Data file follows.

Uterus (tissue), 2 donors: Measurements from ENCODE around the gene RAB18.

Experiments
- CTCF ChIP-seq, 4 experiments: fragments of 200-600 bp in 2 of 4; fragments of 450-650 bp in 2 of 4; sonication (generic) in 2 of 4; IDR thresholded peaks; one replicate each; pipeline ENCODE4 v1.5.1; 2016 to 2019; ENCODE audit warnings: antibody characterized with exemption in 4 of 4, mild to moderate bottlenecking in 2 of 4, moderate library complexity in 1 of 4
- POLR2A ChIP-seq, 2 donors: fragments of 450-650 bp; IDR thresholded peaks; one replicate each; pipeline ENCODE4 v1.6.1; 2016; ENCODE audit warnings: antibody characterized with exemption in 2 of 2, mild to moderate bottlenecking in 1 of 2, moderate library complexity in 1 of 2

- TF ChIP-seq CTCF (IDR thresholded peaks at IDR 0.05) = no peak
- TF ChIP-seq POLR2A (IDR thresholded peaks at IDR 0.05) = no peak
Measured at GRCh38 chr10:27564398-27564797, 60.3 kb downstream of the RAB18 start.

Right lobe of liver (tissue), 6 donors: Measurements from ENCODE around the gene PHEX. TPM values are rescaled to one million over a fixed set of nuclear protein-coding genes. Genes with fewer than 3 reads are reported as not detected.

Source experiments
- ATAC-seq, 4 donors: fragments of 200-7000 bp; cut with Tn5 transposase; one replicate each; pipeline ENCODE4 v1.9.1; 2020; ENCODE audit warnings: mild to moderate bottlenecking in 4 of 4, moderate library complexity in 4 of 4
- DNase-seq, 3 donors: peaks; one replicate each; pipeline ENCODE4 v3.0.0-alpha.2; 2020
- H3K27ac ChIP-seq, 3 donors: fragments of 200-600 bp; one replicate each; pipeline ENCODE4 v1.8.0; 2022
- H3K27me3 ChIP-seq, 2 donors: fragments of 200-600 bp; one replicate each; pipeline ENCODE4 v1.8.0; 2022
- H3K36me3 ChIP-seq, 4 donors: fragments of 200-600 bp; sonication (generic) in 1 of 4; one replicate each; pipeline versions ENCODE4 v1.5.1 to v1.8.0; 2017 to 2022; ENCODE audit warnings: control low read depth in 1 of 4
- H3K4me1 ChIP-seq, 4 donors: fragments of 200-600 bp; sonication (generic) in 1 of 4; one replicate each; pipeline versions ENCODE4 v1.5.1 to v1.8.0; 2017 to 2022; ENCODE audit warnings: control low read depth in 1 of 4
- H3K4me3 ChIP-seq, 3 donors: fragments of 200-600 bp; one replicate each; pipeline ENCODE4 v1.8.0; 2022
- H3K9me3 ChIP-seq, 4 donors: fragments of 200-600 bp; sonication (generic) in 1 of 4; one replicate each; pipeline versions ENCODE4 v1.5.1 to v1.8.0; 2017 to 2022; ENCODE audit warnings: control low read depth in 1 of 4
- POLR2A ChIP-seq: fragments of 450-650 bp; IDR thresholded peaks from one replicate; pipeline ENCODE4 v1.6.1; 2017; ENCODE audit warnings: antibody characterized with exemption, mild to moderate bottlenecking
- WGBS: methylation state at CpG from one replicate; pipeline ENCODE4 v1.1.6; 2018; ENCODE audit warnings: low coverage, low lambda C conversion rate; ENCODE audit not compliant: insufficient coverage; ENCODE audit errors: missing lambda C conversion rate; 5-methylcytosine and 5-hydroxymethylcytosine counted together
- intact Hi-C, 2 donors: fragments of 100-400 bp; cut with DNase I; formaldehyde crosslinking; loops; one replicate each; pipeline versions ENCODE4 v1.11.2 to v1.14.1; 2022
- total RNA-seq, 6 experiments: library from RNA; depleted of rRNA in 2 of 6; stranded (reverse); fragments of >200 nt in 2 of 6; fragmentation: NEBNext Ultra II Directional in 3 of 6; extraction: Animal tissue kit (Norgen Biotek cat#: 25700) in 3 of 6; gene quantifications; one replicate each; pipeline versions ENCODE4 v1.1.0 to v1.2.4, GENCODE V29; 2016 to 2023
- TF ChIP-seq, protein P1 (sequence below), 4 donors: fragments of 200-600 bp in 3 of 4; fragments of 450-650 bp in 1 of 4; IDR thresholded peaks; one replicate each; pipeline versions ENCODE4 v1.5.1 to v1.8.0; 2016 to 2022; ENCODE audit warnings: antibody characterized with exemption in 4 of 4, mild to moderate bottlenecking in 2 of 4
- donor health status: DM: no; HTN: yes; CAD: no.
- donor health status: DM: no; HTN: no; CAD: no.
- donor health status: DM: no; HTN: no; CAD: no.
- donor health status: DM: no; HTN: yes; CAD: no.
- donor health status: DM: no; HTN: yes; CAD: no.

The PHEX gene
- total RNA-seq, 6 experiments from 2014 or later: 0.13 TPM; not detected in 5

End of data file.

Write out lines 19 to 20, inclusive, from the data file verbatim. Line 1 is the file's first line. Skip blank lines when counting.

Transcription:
- WGBS: methylation state at CpG from one replicate; pipeline ENCODE4 v1.1.6; 2018; ENCODE audit warnings: low coverage, low lambda C conversion rate; ENCODE audit not compliant: insufficient coverage; ENCODE audit errors: missing lambda C conversion rate; 5-methylcytosine and 5-hydroxymethylcytosine counted together
- intact Hi-C, 2 donors: fragments of 100-400 bp; cut with DNase I; formaldehyde crosslinking; loops; one replicate each; pipeline versions ENCODE4 v1.11.2 to v1.14.1; 2022